Dr. Harry Goodsir Mackid, 1858-1916

Calgary, c 1910. Source: University of Alberta Peel's Prairie Postcards series

Pioneering Calgary physician Dr. Harry Goodsir Mackid was a leader in communicable disease control and a partner in Calgary’s first group medical practice.


"What is the value of the West to medicine? ... The West thinks boldly and acts boldly, by necessity first, then by conviction, and ultimately by habit" (Dr. H.G. Mackid, 1912).

Dr. H.G. Mackid came west from Ontario in 1889 as Calgary’s fifth physician and surgeon. He and Dr. J.D. Lafferty formed the first group practice in Calgary. The practice began the Mackid Clinic, which lasted almost 75 years.Calgary CPR station, c 1910. Source: University of Alberta, Peel's Prairie Postcards series

In 1890, the practice assumed the CPR employee medical contract for the mainline from Golden to Regina. The contract was extended to include medical care for railway crews during the construction of the Calgary to Edmonton railway (1890-92).

Dr. Mackid and then later his son Dr. L.S. Mackid kept the CPR contract for 61 years.

In 1907, he was called to see Sir Ernest Waterloo, the Legal Advisor to the CPR in England. Sir Ernest had what seemed to be acute appendicitis but informed Dr. Mackid that “no colonial will operate on me.” Dr. Mackid then pulled out a tape measure and began measuring the patient.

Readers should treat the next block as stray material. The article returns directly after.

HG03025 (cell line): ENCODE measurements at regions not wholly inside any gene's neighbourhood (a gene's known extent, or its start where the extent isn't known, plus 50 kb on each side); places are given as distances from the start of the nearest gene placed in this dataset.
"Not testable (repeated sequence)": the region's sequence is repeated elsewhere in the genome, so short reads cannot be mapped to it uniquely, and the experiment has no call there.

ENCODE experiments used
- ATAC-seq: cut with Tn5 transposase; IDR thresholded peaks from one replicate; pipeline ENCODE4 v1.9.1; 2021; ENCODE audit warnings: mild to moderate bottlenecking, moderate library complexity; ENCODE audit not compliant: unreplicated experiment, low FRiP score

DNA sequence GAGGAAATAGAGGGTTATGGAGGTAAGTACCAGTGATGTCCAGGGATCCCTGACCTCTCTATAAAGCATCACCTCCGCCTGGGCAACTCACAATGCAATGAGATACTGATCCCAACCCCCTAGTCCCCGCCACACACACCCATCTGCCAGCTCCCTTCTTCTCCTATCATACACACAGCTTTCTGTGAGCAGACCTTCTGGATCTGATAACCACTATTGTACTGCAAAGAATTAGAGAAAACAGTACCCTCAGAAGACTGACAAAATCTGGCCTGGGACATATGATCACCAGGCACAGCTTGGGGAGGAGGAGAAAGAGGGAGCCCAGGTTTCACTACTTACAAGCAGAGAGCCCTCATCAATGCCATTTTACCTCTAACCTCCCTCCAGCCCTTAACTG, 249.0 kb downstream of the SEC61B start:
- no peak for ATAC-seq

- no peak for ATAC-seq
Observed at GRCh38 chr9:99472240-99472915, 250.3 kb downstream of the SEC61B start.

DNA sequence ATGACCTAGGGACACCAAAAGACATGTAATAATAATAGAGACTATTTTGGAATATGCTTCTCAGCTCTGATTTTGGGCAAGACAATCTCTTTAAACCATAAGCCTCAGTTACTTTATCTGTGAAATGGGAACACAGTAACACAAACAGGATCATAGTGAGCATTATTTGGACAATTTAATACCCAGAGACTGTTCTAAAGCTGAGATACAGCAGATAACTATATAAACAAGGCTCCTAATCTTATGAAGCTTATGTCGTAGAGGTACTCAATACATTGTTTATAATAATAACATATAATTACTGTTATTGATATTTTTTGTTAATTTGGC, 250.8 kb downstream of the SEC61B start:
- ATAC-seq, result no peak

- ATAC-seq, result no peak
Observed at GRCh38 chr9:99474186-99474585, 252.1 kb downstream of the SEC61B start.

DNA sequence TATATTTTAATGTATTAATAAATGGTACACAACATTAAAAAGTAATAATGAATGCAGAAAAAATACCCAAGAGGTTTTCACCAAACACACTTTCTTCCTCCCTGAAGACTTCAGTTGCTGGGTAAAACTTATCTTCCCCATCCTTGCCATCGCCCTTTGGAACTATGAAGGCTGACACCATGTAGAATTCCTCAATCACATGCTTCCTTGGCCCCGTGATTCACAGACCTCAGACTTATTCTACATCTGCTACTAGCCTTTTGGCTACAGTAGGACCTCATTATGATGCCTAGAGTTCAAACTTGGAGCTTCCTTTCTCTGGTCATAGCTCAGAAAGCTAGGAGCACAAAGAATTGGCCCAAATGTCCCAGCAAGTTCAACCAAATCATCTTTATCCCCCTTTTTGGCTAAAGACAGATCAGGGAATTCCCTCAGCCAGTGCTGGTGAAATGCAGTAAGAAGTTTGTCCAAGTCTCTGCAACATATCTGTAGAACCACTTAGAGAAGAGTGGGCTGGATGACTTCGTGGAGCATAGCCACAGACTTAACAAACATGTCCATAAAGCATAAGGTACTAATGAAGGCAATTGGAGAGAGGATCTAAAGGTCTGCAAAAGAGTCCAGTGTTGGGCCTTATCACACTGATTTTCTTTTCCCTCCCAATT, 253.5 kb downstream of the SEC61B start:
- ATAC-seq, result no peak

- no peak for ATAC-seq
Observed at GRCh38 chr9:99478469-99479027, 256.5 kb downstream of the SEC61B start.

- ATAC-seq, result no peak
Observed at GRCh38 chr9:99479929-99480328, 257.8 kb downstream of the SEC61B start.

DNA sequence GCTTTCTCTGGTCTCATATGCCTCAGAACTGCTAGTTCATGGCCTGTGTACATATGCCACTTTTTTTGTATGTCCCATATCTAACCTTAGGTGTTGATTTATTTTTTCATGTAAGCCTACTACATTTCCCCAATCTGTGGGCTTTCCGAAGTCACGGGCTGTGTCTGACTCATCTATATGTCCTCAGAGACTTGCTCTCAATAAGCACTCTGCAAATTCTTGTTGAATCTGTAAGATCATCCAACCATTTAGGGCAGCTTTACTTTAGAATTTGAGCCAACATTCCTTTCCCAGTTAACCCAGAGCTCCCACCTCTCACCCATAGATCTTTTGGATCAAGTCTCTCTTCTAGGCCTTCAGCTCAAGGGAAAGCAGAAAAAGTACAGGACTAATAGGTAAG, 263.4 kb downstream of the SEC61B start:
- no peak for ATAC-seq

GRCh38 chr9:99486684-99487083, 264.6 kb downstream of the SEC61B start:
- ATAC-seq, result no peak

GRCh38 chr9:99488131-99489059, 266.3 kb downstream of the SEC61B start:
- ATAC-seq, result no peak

When asked why, Dr. Mackid said that he needed to know the size of Sir Ernest’s coffin. The surgery came just in time – the appendix burst in Dr. Mackid’s hands when he removed it.

Dr. Mackid, together with other physicians, helped to lead the movement to build Calgary’s first hospitals. He and his colleague Dr. Lindsay formed the first medical staff at the Calgary Cottage Hospital (a converted house with eight to 12 beds) in 1890. It was only the second approved hospital in the NWT.

Three months later, in January 1891, Dr. Mackid admitted the first patient to the Grey Nuns Holy Cross hospital.

In 1892 he performed the first abdominal operation in Calgary (removing several bullet fragments) and in the same year confirmed Dr. Henry George’s suspicion of the first case of smallpox epidemic, brought by passengers on the CPR. He was later instrumental in initiating the first isolation unit in Calgary for patients with smallpox.

Calgary General Hospital, 1920. Source: University of Alberta Peel's Prairie Postcards seriesHe was instrumental in saving the financially challenged new Calgary General Hospital in 1908, by implementing a 0.50¢ per month charge for all CPR employees for medical and hospital care. That same year he provided the General Hospital with its first x-ray unit.

In 1911, 300 cases of typhoid fever, caused by dumping effluent or sewage directly into the Bow River, were diagnosed in Calgary. Dr. Mackid and his son initiated a mass inoculation campaign, immunizing thousands in the city, which thwarted a repeat typhoid outbreak.

Mackid became the third NWT medical president in 1893, and in 1911, became the first Canadian Medical Association President from Alberta. During his year-long presidency, the CMA membership increased by 33%, and 350 physicians attended the Edmonton AGM.

Diagnosed with diabetes in 1910, he was pulled out of retirement by his son’s enlistment during World War I. He died in 1916, just a year before Dr. Collip (who went on to isolate therapeutically effective insulin) arrived in Alberta.

Get the whole story!

Read the full profile of Dr. Mackid in Dr. Robert Lampard's "Alberta's Medical History"
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